Inspired by the Holy Spirit, Paul’s letters serve as a great place to discover what true thanksgiving entails. The next post will develop Paul's theology of thanksgiving in a positive sense. At the same time, God’s word also confronts false notions of thanksgiving common to the American culture; and I'm indebted to David Pao's book, Thanksgiving, for helping me discern them more readily. The present post highlights four ways our culture is often out of sync with a biblical view of thanksgiving.

The Triune God should remain the object of our thanksgiving.

Thanksgiving will be the talk of America this week from Butterball commercials to the Macy’s Parade. Writing for The Atlantic in 2014, Emma Green observed that “The entire country stops working and gathers together, because being thankful is something we should do.” But she also observes that while “gratitude is the animus of these secular rituals,” “the object of the gratitude is unclear…You can thank your grandma for making delicious pie, but who do you thank for the general circumstances of your life? This is why secular, Thanksgiving-flavored gratitude seems so fuzzy.”[i]

Green brings up a great point: gratitude in our culture is often disconnected from its object. However, in Paul's letters we find that the object of our gratitude is never fuzzy. Thanksgiving always belongs to the only, true, and Triune God who reveals himself in creation and redemption. So we hear Paul begin Romans with “I thank my God through Jesus Christ” (Rom 1:8). Or, he begins Colossians with, “We always thank God, the Father of our Lord Jesus Christ” (Col 1:3).

The goal of thanksgiving looks beyond the gift to deeper joy in the Giver.

Something else about thanksgiving in our culture is that thanksgiving often focuses on the gift received. But for Paul thanksgiving is so much more. It actually flows from our relationship with God the Father through Jesus Christ: "giving thanks to God the Father through [the Lord Jesus]" (Col 3:17). Thanksgiving even deepens that relationship. The gift itself isn’t the goal in true thanksgiving, but deeper joy in the Giver. Sure, enjoy the gift, too (1 Tim 4:4-5). But, to use an illustration from C. S. Lewis, enjoy the gift as but a "shaft of glory" pointing to the Glorious One, a sunbeam pointing to the sun. That’s one reason why thanksgiving appears so often in the context of Paul’s prayers (e.g., Phil 1:3; Col 1:3; 2 Tim 1:3). Thanksgiving is relational; it’s about knowing the Giver in and through his gifts.

Thanksgiving is no mere etiquette but a matter of worshiping the God we can never repay.

Another way Paul challenges our culture: thanksgiving can often be reduced to mere etiquette. It’s a respectful gesture to keep relationships balanced. Even when there’s a gift you didn’t really want, mom and dad say, “Tell your Aunt, ‘Thank you.’” And through a long sigh it comes out, “T-h-a-n-k y-o-u.” But when Paul calls the church to thanksgiving, he’s not teaching proper etiquette.[ii] He’s not calling us to balance the scale in our relationship with God. He’s calling us to worship. He’s calling us to adore the God of infinite worth whose generosity we can never repay. (More on the relationship between thanksgiving and worship will appear in the next post.)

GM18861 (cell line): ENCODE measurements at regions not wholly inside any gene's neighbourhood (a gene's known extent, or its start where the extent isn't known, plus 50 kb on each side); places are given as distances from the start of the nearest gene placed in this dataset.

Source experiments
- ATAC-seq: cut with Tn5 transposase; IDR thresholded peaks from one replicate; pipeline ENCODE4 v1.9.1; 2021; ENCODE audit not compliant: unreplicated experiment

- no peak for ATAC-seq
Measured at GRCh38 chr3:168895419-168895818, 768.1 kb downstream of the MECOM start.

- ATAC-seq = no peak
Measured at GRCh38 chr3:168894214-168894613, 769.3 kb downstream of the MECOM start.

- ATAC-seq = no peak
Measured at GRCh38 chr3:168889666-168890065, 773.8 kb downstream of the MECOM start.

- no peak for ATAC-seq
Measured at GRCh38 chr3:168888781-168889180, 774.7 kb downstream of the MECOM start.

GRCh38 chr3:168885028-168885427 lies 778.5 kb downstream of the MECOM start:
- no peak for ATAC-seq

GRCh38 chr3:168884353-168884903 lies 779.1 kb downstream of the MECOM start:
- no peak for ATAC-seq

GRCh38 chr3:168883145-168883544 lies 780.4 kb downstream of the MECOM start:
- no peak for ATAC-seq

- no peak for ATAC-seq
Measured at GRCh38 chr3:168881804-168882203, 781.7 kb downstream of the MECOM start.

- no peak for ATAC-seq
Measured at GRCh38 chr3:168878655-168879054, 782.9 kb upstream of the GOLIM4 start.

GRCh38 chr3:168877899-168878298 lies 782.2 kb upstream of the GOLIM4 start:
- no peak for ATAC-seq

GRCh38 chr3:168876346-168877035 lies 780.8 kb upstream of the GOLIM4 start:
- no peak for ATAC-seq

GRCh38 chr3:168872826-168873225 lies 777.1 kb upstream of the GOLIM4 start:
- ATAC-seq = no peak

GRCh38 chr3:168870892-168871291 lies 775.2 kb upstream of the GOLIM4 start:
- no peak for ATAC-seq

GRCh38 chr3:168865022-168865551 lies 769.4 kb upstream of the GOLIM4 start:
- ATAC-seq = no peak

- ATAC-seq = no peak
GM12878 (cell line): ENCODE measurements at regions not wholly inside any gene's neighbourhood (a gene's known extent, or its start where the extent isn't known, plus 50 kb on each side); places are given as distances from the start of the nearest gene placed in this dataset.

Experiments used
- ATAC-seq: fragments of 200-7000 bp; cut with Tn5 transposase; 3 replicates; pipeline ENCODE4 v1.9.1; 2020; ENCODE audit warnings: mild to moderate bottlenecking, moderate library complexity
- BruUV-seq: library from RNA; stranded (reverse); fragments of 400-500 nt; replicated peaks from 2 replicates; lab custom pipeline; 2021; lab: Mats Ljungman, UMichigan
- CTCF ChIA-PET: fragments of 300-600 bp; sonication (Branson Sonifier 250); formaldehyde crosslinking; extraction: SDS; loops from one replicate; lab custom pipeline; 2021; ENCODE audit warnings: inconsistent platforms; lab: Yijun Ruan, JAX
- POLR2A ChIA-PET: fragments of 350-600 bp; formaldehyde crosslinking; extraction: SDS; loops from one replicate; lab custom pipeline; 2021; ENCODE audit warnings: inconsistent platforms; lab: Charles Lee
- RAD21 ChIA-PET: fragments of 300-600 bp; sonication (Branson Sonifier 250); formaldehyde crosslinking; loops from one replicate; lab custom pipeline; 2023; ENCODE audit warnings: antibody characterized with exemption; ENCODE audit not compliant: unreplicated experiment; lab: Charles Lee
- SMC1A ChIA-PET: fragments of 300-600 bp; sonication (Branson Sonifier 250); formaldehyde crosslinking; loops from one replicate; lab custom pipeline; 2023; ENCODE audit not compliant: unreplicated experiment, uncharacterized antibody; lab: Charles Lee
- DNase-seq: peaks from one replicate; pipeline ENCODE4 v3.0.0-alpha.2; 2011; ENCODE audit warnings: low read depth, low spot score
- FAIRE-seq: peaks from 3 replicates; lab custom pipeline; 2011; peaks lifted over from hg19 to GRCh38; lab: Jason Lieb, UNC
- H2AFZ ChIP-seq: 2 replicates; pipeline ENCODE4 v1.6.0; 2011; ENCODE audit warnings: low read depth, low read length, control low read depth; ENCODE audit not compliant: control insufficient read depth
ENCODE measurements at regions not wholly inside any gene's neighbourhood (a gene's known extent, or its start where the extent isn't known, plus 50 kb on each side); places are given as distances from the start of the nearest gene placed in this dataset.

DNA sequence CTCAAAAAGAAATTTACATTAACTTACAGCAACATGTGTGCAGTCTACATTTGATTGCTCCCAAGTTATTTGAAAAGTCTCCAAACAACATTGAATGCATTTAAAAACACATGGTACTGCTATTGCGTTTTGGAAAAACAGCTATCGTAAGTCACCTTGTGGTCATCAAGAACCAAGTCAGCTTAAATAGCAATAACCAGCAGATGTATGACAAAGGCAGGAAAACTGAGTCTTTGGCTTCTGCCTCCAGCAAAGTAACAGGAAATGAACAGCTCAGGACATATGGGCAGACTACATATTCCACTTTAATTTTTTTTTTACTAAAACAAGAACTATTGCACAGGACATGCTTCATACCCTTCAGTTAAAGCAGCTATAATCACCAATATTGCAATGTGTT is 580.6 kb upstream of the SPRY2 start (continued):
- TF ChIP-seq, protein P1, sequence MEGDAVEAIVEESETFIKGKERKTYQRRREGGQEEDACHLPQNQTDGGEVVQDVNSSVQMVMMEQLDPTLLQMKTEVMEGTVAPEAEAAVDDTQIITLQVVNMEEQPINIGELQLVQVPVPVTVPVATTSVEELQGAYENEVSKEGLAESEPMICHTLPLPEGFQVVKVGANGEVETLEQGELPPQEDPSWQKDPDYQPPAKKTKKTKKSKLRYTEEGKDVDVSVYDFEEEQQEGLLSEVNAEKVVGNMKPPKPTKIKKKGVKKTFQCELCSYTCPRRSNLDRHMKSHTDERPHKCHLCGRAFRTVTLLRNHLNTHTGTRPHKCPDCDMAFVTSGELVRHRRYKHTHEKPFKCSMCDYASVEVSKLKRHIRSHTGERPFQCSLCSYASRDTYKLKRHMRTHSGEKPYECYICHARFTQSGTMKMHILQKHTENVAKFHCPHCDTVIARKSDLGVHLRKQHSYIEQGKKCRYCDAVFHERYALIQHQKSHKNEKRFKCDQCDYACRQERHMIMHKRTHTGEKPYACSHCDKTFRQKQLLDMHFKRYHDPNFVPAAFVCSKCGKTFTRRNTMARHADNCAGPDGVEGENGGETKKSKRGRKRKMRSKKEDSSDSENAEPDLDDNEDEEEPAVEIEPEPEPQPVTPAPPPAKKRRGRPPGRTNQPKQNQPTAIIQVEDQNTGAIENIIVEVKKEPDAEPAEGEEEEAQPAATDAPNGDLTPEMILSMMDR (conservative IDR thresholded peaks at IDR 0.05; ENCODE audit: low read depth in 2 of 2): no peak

God is worthy of thanksgiving even when we're not the direct recipients of his gifts.

Also, our culture has the tendency to reduce thanksgiving to times when we’re the direct recipients of a gift. Person A gives something to person B, and then person B thanks person A. But nearly all of Paul’s letters begin with Paul thanking God, not for something God gave him but for something God gave to others. 1 Corinthians 1:4 is a great example: “I give thanks to my God always for you because of the grace of God that was given you in Christ Jesus.” Do you see it? God is worthy of thanksgiving even when we’re not the direct recipients of his gifts.

Stated differently, thanksgiving is a God-centered matter. It hinges on who God is as Creator and Lord of all. No matter what happens to us, he’s worthy of thanksgiving and praise.

These are but a few ways God’s word confronts the false notions—or at least the inadequate notions—of thanksgiving in our culture. As we move forward in the next post, God’s word will confront us, correct us, and even better, construct for us a proper view of thanksgiving.


[i]Emma Green, “Gratitude without God: If giving thanks isn’t inherently religious, where does it come from?” in The Atlantic (November 26, 2014). Accessed on November 16, 2017 from

[ii]David Pao, Thanksgiving: An Investigation of a Pauline Theme, NSBT 13 (Downers Grove, IVP: 2002), 28.